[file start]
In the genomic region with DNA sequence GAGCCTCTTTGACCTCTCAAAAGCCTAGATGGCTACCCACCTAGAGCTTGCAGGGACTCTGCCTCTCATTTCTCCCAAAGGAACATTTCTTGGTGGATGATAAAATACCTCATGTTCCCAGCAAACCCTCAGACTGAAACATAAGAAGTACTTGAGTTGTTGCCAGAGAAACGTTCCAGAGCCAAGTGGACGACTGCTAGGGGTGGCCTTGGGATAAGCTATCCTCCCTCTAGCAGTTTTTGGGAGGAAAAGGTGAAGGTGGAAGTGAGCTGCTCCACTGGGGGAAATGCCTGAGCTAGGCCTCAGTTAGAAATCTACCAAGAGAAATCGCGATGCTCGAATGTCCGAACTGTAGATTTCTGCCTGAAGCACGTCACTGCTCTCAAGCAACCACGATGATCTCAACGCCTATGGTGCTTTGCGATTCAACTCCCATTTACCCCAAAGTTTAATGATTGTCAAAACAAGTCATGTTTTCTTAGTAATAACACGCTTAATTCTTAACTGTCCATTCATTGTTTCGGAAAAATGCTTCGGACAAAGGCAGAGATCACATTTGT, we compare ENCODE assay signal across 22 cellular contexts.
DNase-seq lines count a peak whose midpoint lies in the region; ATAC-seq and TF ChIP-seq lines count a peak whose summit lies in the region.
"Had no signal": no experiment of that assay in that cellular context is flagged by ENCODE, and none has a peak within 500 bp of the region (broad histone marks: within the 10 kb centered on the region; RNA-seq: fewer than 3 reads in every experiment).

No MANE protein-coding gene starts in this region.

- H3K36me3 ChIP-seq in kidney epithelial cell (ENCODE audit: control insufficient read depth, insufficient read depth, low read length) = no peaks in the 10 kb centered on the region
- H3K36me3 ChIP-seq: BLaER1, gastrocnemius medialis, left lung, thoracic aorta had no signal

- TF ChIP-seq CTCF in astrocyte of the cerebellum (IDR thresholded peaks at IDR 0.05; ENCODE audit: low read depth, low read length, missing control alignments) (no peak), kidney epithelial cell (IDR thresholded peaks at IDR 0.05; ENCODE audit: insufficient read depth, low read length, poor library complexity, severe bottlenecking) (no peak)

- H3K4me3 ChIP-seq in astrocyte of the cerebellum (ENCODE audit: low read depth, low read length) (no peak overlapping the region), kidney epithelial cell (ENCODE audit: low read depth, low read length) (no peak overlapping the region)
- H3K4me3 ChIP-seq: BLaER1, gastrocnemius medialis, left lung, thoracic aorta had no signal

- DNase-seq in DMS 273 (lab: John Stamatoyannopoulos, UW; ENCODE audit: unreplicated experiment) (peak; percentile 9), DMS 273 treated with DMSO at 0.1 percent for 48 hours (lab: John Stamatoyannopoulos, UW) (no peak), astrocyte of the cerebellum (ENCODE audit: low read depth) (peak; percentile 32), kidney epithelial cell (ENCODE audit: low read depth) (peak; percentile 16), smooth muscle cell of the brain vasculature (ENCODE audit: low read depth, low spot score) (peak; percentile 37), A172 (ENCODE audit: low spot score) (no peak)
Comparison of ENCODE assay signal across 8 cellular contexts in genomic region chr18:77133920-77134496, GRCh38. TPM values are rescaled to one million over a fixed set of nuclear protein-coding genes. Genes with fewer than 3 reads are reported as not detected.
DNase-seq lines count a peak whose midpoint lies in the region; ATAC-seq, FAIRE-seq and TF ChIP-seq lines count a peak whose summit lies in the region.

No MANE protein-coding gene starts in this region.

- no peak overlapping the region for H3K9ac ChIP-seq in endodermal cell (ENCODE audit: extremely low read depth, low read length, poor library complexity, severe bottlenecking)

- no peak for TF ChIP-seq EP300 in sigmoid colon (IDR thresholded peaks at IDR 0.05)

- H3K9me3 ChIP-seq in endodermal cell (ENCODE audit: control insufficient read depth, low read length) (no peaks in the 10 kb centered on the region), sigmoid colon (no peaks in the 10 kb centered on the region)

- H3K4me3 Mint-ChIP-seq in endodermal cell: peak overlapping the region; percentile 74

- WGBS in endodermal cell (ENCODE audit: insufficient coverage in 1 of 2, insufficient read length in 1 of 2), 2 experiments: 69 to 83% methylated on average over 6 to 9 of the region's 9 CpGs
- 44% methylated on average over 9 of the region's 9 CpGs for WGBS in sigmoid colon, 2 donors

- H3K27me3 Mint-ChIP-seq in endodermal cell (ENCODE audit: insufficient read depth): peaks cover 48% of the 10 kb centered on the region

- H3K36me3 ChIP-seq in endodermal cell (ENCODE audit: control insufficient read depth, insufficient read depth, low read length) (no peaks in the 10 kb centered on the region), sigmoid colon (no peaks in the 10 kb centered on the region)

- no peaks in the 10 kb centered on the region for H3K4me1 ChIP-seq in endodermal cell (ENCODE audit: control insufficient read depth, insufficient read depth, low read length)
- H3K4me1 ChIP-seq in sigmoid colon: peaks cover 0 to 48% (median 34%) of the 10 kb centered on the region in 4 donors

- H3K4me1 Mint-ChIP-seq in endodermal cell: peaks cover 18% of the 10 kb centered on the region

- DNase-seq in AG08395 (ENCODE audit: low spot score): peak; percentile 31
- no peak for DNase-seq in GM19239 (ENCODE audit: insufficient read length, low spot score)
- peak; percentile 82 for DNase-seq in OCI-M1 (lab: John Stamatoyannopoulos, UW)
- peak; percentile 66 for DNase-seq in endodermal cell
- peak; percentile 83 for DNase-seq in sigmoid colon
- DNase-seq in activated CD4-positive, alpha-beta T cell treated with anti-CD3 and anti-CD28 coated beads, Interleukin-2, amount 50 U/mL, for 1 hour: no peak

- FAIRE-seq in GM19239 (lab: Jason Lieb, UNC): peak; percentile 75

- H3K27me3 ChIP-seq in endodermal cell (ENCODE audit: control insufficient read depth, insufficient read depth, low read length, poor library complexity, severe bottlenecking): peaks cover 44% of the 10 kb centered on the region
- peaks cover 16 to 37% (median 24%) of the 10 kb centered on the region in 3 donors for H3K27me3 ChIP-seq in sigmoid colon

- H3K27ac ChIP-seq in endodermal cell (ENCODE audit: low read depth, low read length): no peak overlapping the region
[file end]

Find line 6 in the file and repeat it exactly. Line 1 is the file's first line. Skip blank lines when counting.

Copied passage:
- H3K36me3 ChIP-seq: BLaER1, gastrocnemius medialis, left lung, thoracic aorta had no signal